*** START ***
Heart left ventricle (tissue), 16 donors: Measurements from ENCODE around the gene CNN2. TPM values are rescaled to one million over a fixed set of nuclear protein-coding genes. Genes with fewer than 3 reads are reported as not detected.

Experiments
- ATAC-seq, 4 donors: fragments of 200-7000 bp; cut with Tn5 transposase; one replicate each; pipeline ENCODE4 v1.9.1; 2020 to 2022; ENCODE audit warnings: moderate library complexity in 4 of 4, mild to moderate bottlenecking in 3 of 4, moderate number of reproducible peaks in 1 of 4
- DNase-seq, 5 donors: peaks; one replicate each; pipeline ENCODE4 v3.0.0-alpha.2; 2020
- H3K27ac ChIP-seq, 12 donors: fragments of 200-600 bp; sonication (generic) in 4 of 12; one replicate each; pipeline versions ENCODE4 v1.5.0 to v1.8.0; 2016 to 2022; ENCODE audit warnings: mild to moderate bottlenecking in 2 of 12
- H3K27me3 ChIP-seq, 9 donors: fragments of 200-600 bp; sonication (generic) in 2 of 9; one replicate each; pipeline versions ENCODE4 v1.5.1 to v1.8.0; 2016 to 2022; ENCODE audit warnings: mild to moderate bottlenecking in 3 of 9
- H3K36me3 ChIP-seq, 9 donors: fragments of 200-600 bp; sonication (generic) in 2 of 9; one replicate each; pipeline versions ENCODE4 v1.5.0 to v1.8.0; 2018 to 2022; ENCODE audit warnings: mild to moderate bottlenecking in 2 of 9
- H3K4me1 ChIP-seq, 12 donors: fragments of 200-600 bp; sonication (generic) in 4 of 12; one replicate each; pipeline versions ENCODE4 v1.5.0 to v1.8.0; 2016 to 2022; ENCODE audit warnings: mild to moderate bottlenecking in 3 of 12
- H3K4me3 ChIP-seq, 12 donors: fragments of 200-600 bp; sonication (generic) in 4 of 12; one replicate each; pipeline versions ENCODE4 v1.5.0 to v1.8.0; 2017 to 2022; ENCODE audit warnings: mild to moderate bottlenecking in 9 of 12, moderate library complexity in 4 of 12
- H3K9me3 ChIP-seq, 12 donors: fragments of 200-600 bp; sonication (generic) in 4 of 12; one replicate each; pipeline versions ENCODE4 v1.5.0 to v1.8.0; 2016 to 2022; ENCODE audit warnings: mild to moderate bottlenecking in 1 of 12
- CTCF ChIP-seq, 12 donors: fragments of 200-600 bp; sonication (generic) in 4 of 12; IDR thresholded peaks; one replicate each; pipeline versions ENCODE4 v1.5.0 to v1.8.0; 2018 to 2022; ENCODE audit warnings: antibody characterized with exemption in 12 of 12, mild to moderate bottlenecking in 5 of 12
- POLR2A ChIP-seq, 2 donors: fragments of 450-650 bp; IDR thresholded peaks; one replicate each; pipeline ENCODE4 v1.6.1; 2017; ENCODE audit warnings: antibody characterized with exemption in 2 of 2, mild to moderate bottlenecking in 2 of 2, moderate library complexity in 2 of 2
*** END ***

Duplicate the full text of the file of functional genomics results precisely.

Heart left ventricle (tissue), 16 donors: Measurements from ENCODE around the gene CNN2. TPM values are rescaled to one million over a fixed set of nuclear protein-coding genes. Genes with fewer than 3 reads are reported as not detected.

Experiments
- ATAC-seq, 4 donors: fragments of 200-7000 bp; cut with Tn5 transposase; one replicate each; pipeline ENCODE4 v1.9.1; 2020 to 2022; ENCODE audit warnings: moderate library complexity in 4 of 4, mild to moderate bottlenecking in 3 of 4, moderate number of reproducible peaks in 1 of 4
- DNase-seq, 5 donors: peaks; one replicate each; pipeline ENCODE4 v3.0.0-alpha.2; 2020
- H3K27ac ChIP-seq, 12 donors: fragments of 200-600 bp; sonication (generic) in 4 of 12; one replicate each; pipeline versions ENCODE4 v1.5.0 to v1.8.0; 2016 to 2022; ENCODE audit warnings: mild to moderate bottlenecking in 2 of 12
- H3K27me3 ChIP-seq, 9 donors: fragments of 200-600 bp; sonication (generic) in 2 of 9; one replicate each; pipeline versions ENCODE4 v1.5.1 to v1.8.0; 2016 to 2022; ENCODE audit warnings: mild to moderate bottlenecking in 3 of 9
- H3K36me3 ChIP-seq, 9 donors: fragments of 200-600 bp; sonication (generic) in 2 of 9; one replicate each; pipeline versions ENCODE4 v1.5.0 to v1.8.0; 2018 to 2022; ENCODE audit warnings: mild to moderate bottlenecking in 2 of 9
- H3K4me1 ChIP-seq, 12 donors: fragments of 200-600 bp; sonication (generic) in 4 of 12; one replicate each; pipeline versions ENCODE4 v1.5.0 to v1.8.0; 2016 to 2022; ENCODE audit warnings: mild to moderate bottlenecking in 3 of 12
- H3K4me3 ChIP-seq, 12 donors: fragments of 200-600 bp; sonication (generic) in 4 of 12; one replicate each; pipeline versions ENCODE4 v1.5.0 to v1.8.0; 2017 to 2022; ENCODE audit warnings: mild to moderate bottlenecking in 9 of 12, moderate library complexity in 4 of 12
- H3K9me3 ChIP-seq, 12 donors: fragments of 200-600 bp; sonication (generic) in 4 of 12; one replicate each; pipeline versions ENCODE4 v1.5.0 to v1.8.0; 2016 to 2022; ENCODE audit warnings: mild to moderate bottlenecking in 1 of 12
- CTCF ChIP-seq, 12 donors: fragments of 200-600 bp; sonication (generic) in 4 of 12; IDR thresholded peaks; one replicate each; pipeline versions ENCODE4 v1.5.0 to v1.8.0; 2018 to 2022; ENCODE audit warnings: antibody characterized with exemption in 12 of 12, mild to moderate bottlenecking in 5 of 12
- POLR2A ChIP-seq, 2 donors: fragments of 450-650 bp; IDR thresholded peaks; one replicate each; pipeline ENCODE4 v1.6.1; 2017; ENCODE audit warnings: antibody characterized with exemption in 2 of 2, mild to moderate bottlenecking in 2 of 2, moderate library complexity in 2 of 2